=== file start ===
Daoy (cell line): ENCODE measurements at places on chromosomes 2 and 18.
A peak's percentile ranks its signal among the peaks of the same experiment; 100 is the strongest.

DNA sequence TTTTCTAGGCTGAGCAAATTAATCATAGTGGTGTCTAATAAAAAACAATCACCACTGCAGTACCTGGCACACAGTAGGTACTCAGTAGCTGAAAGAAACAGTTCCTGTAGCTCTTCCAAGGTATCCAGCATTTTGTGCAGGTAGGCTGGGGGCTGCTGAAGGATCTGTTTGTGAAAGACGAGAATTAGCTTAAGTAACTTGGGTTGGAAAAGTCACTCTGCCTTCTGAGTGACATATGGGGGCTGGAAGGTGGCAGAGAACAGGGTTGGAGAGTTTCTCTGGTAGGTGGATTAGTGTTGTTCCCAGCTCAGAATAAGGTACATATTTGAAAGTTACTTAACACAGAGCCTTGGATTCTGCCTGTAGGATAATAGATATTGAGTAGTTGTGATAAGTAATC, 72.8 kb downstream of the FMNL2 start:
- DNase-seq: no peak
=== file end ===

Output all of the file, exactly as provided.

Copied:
Daoy (cell line): ENCODE measurements at places on chromosomes 2 and 18.
A peak's percentile ranks its signal among the peaks of the same experiment; 100 is the strongest.

DNA sequence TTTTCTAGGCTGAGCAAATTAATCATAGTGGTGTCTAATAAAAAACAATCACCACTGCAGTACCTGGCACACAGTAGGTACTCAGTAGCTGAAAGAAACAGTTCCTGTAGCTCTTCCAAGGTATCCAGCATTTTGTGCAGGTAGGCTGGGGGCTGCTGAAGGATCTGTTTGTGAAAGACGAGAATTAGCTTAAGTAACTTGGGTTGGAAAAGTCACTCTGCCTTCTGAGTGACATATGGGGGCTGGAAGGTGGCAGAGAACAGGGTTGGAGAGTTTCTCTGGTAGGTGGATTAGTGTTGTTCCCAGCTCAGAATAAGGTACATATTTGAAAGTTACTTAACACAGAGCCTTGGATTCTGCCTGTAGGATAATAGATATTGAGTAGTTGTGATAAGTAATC, 72.8 kb downstream of the FMNL2 start:
- DNase-seq: no peak